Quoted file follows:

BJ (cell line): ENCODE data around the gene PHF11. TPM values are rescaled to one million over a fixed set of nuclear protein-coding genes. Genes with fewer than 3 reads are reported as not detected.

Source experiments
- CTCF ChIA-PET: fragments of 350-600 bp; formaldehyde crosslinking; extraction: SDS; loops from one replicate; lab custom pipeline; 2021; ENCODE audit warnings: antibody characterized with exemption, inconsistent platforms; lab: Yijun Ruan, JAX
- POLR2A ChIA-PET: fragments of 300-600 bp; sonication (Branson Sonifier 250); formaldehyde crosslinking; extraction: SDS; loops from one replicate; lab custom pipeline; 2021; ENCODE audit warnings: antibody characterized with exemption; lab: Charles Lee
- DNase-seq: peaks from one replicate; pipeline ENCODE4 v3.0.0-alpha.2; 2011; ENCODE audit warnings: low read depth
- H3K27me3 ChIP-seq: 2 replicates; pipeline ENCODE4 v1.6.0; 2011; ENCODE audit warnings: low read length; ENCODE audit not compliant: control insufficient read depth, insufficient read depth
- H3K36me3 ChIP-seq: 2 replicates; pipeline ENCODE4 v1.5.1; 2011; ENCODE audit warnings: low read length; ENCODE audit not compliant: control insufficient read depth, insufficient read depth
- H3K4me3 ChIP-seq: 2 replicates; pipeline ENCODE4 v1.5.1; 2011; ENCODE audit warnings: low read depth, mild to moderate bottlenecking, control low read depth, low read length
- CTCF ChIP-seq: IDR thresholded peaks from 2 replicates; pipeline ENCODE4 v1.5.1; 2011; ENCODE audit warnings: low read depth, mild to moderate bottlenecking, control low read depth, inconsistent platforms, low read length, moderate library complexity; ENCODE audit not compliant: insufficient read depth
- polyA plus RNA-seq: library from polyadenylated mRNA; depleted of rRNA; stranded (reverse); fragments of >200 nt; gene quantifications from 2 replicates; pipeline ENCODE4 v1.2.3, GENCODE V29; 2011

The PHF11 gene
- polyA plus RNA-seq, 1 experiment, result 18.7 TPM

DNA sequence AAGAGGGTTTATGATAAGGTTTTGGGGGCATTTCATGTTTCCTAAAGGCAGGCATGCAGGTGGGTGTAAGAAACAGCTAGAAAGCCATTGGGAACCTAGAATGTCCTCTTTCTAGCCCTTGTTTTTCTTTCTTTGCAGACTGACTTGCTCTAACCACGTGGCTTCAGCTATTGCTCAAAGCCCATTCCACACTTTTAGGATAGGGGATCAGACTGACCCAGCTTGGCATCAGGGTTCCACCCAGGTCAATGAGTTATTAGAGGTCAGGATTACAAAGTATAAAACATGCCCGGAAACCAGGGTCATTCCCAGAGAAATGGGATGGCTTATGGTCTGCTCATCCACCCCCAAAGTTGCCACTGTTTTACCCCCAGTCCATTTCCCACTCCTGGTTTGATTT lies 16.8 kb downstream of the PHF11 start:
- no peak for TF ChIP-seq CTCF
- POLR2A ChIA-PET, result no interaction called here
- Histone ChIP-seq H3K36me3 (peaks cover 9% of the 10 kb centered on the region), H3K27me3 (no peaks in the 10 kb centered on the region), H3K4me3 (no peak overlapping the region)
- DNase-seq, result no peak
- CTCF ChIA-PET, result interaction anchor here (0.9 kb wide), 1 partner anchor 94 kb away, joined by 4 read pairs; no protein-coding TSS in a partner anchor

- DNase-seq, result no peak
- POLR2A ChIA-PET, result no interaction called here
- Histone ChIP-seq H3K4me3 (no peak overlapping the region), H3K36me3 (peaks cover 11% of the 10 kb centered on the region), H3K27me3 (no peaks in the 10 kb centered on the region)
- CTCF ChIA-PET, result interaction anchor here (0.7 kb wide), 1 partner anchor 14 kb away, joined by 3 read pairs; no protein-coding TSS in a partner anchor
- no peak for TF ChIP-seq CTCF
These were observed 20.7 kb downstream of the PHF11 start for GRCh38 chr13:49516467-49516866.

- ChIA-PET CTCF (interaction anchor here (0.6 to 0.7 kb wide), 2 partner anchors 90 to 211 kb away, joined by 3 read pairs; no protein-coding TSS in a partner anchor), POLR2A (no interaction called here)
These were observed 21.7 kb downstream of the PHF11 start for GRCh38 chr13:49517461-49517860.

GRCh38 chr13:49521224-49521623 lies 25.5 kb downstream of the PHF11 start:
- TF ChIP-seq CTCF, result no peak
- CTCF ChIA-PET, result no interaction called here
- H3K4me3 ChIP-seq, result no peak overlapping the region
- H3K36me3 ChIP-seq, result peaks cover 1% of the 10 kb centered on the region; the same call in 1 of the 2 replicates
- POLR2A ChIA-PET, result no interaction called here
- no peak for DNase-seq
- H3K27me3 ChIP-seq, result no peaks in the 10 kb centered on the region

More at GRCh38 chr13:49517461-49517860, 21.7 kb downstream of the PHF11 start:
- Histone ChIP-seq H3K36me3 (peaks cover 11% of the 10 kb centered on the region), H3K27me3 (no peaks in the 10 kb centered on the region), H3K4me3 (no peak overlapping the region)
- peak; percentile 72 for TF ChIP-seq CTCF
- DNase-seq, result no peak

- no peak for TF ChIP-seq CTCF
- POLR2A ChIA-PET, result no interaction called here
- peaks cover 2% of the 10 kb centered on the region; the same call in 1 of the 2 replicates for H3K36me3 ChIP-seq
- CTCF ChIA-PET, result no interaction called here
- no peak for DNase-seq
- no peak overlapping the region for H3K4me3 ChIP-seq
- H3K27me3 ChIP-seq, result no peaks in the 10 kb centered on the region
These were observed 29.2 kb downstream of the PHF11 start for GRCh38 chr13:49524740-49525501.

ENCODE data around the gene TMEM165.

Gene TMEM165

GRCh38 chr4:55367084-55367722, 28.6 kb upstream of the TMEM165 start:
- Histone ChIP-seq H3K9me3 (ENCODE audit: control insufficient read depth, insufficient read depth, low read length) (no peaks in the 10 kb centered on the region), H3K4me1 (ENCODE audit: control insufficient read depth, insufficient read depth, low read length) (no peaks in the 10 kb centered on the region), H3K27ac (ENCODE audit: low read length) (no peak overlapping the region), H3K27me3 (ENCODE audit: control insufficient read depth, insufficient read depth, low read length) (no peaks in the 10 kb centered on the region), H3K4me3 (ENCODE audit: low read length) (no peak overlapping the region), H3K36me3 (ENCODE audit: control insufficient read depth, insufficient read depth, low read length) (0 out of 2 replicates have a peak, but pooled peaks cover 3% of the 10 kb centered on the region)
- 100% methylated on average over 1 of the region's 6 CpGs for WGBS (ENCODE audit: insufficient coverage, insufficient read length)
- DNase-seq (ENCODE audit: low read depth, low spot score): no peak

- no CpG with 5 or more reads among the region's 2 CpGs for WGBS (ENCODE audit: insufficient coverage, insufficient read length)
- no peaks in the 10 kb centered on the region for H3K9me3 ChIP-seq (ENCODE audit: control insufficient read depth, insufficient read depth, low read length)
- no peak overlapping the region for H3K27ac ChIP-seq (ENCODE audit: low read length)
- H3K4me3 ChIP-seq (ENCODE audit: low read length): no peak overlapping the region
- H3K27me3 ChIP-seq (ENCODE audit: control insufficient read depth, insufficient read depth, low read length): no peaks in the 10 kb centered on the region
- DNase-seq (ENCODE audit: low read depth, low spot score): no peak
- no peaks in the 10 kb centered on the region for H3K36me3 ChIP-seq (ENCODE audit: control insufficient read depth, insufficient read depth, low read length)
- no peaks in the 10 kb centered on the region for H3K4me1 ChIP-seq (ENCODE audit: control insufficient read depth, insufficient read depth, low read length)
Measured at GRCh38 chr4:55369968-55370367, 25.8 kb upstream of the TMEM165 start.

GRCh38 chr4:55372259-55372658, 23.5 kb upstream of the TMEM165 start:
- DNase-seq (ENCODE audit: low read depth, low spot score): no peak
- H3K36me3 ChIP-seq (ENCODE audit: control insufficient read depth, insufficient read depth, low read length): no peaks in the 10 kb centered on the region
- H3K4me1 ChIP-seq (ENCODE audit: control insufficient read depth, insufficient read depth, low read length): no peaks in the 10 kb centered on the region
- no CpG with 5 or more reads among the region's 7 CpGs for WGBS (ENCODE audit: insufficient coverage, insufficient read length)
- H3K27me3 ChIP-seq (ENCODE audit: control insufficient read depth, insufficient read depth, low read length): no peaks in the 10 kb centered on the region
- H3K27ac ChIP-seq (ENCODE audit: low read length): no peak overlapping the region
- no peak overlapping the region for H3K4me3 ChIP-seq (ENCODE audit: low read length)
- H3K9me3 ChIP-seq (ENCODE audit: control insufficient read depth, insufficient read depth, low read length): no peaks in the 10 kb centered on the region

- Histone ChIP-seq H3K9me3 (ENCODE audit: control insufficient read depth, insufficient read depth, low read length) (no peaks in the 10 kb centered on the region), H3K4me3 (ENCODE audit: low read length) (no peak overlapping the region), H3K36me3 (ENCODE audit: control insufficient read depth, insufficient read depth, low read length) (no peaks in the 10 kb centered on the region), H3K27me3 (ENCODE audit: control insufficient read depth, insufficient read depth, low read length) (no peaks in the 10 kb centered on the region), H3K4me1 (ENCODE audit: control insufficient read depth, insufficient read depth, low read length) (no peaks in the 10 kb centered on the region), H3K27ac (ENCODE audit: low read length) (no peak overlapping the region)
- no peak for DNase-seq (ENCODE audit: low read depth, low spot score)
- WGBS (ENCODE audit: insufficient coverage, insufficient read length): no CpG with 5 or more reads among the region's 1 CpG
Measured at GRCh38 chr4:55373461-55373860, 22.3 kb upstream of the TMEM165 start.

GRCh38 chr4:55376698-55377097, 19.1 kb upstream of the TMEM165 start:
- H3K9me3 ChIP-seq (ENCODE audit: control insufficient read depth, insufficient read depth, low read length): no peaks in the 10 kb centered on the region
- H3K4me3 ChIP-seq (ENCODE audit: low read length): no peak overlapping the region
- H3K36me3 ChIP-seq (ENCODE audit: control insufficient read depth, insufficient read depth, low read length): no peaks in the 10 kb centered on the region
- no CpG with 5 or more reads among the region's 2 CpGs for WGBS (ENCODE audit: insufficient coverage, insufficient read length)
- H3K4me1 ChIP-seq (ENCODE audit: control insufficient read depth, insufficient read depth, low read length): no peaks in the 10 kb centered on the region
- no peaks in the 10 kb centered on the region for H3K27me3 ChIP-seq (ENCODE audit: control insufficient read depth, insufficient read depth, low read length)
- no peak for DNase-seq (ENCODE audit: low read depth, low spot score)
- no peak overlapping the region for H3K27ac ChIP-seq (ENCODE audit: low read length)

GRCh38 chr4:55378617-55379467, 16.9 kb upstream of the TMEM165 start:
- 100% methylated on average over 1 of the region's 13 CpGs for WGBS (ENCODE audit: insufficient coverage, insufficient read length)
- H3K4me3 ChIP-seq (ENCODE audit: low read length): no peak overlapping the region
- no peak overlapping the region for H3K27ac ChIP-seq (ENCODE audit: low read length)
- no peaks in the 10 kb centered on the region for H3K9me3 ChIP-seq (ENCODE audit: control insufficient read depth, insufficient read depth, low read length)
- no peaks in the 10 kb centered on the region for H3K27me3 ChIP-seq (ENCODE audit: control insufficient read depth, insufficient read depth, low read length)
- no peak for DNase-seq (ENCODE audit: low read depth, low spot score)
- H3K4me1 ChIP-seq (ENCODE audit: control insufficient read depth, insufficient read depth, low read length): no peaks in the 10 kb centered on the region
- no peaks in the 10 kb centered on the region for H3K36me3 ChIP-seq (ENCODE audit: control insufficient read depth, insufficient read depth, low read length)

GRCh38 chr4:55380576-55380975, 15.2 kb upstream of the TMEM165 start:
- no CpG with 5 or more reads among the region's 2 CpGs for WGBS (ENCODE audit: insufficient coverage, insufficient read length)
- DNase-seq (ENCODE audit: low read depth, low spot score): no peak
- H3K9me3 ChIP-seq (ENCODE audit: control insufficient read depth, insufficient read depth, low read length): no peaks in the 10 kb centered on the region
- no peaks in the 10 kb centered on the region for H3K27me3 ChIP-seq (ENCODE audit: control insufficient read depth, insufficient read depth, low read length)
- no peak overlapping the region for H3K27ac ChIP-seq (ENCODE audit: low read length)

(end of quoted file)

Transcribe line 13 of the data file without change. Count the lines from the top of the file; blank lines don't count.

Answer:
DNA sequence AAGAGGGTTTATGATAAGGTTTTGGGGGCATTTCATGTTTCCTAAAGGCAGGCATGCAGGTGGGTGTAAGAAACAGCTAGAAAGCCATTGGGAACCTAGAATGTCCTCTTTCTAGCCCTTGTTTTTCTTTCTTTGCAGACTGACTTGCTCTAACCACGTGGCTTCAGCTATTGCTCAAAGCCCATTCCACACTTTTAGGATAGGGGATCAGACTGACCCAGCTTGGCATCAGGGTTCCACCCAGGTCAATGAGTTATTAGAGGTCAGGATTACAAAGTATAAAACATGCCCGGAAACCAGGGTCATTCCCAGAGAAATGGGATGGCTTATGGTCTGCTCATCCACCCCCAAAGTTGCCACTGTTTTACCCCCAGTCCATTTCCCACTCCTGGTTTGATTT lies 16.8 kb downstream of the PHF11 start: